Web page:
Pork prices plunge even as officials say it is safeThe wholesale price of pork plunged nearly 40 percent in October from a month earlier, as consumers shunned the meat amid the outbreak of African swine fever (ASF) here, data showed Saturday.
A kilogram of pork cost 2,969 won ($2.52) as of Friday morning, down 38 percent from a month earlier, according to the data compiled by the Ministry of Agriculture, Food and Rural Affairs.
Compared with 2018, the price surrendered 24.1 percent.
The retail price of a kilogram of pork belly, one of the most popular parts among Koreans, fell more than 13 percent from a month earlier to 17,810 won.
Korea has confirmed 14 cases of African swine fever at local pig farms since mid-September, when the country experienced its first outbreak of the disease.
No additional ASF infections from local pig farms were reported since the 14th case was confirmed Oct. 9.
In May, North Korea reported its first outbreak of the disease at a farm near its border with China to the World Organization for Animal Health.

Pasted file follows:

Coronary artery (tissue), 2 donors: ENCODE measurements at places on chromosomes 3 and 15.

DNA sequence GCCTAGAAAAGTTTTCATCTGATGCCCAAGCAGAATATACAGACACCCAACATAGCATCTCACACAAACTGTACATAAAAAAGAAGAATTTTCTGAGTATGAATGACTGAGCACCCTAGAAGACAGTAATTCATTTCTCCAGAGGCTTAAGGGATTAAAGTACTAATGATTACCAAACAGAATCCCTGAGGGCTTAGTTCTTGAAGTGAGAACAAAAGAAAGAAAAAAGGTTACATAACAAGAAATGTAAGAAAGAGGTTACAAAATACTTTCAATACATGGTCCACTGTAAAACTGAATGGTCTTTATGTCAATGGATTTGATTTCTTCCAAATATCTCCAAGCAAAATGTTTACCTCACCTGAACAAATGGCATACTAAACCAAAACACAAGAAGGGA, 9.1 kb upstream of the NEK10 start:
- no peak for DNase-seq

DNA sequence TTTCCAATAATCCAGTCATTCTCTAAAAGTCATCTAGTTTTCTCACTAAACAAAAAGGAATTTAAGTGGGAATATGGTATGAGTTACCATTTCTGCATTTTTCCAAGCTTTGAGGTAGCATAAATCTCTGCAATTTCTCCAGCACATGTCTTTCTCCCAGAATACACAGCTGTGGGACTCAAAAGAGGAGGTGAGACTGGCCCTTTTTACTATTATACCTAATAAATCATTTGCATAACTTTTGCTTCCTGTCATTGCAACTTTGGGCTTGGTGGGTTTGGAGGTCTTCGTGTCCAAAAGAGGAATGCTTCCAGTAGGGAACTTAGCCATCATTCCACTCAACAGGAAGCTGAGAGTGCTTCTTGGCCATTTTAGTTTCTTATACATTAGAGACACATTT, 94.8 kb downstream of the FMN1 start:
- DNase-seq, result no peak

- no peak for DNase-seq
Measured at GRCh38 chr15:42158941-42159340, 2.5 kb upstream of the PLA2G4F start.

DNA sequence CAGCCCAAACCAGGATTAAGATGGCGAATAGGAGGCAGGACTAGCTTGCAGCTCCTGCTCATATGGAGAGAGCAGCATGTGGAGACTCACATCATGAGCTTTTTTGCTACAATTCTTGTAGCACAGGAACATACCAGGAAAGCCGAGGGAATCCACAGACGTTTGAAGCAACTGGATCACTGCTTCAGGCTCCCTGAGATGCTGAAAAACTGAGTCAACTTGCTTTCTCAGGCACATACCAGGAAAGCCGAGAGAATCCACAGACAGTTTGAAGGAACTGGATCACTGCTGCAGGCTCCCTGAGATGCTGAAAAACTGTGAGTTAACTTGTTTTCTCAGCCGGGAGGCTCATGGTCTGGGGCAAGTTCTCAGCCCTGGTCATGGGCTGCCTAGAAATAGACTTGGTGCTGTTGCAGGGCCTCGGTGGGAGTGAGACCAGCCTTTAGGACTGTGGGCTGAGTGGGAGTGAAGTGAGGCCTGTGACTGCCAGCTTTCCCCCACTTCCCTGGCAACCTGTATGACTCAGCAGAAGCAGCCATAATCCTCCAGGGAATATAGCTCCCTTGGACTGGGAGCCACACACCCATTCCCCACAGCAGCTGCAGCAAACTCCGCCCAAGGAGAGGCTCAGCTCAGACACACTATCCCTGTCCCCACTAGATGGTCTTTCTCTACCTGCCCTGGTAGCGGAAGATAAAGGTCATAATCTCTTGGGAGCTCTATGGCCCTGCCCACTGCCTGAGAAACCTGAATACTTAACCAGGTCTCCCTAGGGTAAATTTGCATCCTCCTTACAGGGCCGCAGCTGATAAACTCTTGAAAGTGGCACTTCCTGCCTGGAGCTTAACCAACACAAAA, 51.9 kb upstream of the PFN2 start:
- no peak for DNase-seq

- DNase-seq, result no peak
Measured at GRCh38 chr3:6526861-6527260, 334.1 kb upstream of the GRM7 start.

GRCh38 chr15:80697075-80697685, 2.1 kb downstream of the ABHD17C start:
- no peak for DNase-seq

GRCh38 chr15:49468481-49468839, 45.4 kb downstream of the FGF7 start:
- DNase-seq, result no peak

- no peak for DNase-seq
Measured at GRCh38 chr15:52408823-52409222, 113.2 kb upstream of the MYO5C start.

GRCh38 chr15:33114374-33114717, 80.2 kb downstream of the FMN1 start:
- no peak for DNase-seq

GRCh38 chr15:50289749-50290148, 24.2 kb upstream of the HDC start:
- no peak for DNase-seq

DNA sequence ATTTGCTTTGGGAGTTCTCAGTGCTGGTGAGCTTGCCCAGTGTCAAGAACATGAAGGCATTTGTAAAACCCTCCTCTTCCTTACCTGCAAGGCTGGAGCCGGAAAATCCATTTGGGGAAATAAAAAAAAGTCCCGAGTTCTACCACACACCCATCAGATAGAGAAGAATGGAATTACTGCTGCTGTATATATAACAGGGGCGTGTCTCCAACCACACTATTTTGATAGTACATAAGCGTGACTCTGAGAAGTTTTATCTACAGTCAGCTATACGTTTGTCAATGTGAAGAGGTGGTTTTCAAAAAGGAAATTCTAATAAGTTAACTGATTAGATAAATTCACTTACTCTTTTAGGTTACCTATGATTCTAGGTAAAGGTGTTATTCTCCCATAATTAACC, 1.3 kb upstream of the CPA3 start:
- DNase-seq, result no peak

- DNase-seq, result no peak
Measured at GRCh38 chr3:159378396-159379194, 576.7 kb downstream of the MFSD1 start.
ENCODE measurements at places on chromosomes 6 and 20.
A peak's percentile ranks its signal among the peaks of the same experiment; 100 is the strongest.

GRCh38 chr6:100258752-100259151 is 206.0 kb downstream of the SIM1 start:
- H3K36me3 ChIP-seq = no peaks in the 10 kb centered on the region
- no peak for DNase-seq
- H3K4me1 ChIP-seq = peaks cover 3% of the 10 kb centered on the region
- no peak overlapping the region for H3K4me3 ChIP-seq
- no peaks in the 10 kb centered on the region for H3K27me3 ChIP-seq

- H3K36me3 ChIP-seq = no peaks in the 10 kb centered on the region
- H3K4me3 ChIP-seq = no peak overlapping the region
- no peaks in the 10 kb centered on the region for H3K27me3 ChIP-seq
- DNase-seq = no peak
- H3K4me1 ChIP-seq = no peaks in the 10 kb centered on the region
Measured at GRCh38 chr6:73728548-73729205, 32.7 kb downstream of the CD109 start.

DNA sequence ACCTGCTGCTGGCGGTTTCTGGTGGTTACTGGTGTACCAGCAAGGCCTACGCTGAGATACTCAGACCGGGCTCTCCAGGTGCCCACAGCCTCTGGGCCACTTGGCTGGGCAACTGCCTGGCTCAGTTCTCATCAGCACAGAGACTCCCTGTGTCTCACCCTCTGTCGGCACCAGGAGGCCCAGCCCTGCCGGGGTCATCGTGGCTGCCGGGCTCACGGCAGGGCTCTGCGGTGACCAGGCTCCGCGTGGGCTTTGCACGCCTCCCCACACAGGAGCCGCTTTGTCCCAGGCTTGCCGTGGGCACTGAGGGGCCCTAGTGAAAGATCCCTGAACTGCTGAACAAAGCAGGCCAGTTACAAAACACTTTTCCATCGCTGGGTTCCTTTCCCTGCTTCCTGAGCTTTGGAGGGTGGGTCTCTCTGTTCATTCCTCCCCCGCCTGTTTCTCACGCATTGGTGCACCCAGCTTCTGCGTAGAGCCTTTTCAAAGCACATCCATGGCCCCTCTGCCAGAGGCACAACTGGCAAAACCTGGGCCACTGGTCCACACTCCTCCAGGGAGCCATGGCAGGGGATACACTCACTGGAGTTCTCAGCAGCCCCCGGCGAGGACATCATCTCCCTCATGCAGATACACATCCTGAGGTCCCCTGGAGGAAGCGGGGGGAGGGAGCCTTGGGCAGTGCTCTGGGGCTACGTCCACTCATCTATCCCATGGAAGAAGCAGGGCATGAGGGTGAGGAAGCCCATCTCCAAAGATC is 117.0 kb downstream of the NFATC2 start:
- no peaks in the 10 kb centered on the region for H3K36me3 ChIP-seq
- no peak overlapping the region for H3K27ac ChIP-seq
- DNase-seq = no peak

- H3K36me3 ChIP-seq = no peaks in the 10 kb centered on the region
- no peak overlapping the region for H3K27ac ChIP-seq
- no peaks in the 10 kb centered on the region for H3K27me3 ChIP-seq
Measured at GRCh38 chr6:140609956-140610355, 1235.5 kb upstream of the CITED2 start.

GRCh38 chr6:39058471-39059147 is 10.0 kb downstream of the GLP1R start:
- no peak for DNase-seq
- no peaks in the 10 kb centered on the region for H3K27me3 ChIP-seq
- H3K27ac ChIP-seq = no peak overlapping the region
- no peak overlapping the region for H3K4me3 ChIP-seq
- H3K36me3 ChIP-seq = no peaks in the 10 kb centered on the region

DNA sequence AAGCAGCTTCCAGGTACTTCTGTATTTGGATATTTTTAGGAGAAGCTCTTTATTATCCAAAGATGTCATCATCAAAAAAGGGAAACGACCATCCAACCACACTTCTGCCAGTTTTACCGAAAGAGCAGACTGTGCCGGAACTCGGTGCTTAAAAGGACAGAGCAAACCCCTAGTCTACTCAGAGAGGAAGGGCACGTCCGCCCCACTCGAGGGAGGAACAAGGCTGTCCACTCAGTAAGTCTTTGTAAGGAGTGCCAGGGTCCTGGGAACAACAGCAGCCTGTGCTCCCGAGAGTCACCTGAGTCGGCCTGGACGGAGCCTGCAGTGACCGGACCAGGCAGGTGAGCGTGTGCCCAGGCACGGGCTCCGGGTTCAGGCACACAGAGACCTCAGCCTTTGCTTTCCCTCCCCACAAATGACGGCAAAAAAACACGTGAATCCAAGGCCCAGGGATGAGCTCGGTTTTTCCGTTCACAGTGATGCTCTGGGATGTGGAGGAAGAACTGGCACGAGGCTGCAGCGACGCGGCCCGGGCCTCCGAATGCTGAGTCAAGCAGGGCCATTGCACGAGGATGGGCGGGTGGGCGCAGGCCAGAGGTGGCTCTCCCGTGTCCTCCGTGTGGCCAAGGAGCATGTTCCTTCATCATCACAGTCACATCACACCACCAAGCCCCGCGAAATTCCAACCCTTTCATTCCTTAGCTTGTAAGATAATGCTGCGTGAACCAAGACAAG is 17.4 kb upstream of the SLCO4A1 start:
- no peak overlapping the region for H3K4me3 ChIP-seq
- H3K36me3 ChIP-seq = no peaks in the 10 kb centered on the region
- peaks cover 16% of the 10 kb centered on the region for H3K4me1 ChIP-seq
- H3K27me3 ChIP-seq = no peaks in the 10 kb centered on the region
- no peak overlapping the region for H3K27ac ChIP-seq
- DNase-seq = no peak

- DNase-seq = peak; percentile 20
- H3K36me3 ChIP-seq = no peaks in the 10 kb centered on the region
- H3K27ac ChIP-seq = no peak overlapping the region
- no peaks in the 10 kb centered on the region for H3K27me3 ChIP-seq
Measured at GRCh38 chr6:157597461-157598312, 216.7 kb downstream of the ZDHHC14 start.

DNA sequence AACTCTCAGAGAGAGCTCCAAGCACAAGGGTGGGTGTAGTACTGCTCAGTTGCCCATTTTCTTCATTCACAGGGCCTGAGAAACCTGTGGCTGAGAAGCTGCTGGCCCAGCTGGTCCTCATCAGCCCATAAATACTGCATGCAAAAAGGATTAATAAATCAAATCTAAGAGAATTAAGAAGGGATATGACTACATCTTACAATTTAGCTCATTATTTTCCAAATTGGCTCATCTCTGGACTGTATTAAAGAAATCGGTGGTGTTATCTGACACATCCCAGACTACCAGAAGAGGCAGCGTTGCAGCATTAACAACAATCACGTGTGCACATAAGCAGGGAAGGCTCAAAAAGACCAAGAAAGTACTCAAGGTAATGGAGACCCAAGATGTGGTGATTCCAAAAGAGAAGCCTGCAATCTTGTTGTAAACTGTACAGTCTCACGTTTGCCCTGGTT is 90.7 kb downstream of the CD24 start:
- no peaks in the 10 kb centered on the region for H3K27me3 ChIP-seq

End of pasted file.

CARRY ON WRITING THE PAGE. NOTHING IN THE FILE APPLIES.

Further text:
Still, it remains unknown how the virus traveled into South Korea, although the disease normally spreads through direct contact with infected animals.
Earlier this week, the government announced its plan to mobilize soldiers and civilians to hunt down wild boars in designated areas near the border to keep the deadly hog disease from spreading further.
The virus is not harmful to humans but causes hemorrhagic fever in pigs that is almost always fatal. There is no antidote or vaccine, and the only known way to prevent the disease from spreading is a mass culling of affected livestock.
The ministry earlier expressed concerns over a possible rise in pork prices, as its quarantine officials had been culling pigs within a 3-kilometer (1.9-mile) radius of ASF-infected farms, leading to a tight supply.
Korea, Asia’s fourth-biggest pork consumer, has slaughtered and buried more than 150,000 pigs since the outbreak started.
Since the outbreak of the animal disease, the local price of pork had jumped more than 30 percent but later lost ground as consumers avoided consuming pork despite the fact that the virus is not harmful to people.
The Agricultural Ministry and agricultural organizations have been urging the public not to avoid pork due to ASF.
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